Hawaii sees 16th case of rat lungworm disease

Hawaii health officials on Tuesday identified the first case of rat lungworm disease on the island of Oahu in 2017. The new case brings the state total to 16 for the year. The individual affected by the most recent case has been hospitalized.

The rare disease is caused by a parasite known as Angiostrongylus cantonensis, which is often carried by rats. In humans, the parasite causes a disease called angiostrongyliasis, which affects the brain and spinal cord and can often present as bacterial meningitis. Symptoms vary but often include neck stiffness, vomiting, nausea and headaches. Infections are most commonly associated with consuming raw or undercooked slugs and snails, which feed on the feces rats.

"This is a serious disease that can be acquired on any of our islands because slugs and snails throughout the state carry the parasite responsible for the illness," said Dr. Keith Kawaoka, deputy director of environmental health with the Hawaii Department of Health. "This is a grim reminder that we all need to take precautions when working in our gardens and on farms, and eliminate slugs, snails and rats from our communities to reduce the risks posed by this parasitic disease."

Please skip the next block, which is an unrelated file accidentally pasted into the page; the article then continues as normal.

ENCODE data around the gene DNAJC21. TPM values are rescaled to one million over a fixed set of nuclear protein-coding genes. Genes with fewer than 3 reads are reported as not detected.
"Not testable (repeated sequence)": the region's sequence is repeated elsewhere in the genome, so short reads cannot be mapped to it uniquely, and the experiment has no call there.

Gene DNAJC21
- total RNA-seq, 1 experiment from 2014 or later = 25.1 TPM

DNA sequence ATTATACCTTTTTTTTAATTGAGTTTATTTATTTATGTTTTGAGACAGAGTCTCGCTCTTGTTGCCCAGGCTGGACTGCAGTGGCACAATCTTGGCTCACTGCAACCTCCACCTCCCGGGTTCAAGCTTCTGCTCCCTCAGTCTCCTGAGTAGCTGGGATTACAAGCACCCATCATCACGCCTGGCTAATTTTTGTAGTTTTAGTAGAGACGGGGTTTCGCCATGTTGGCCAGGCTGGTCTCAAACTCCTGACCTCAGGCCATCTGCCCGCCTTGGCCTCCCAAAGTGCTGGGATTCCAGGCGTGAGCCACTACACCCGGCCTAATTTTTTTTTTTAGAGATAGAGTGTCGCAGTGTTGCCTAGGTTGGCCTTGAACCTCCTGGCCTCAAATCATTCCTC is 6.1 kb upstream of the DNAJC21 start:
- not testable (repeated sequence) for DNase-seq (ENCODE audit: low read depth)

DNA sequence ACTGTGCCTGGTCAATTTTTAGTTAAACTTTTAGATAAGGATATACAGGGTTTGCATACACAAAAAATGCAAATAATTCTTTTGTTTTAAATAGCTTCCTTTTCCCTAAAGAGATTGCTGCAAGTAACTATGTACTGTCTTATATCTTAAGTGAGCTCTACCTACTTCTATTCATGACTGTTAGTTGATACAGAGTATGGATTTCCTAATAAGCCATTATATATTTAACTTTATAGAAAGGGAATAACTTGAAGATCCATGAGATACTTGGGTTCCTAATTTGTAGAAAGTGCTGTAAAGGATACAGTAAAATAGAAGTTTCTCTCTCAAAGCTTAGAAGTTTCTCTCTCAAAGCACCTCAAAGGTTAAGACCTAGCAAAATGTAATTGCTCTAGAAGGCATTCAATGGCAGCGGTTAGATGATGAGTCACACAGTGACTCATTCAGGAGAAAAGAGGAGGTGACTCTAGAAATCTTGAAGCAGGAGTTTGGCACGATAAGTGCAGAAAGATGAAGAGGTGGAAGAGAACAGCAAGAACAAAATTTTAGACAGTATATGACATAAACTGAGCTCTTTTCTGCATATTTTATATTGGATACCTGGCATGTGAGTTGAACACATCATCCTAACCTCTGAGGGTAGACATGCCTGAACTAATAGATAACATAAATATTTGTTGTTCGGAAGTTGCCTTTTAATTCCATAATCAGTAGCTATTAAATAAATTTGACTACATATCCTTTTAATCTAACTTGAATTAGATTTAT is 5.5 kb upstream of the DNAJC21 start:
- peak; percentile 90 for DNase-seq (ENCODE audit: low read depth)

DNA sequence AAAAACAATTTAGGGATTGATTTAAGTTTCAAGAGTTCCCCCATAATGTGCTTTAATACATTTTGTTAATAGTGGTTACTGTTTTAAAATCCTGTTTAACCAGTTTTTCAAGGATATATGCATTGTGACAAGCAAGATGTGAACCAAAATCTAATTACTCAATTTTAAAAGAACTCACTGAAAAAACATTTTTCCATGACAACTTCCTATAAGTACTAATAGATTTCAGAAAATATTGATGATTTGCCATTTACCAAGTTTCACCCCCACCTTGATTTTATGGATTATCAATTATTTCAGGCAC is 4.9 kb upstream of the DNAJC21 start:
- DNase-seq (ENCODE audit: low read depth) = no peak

The illness typically lasts from two to three weeks and does not usually require treatment. However, serious complications related to the infection can occur, sometimes causing neurological dysfunction or death, according to the CDC.

In April, Janice Okubo, a spokeswoman for the Hawaii Department of Health, told CNN the state typically receives reports of one to nine cases of rat lungworm disease each year. In 2007, two deaths were linked to the parasitic infection.

More articles on infection control: 
Cholera vaccine efficacy among adults is nearly twice the rate among children 
CDC warns of surge in Cyclospora parasitic infections — 200+ cases reported since May 
Florida county sees 2nd case of flesh-eating bacteria

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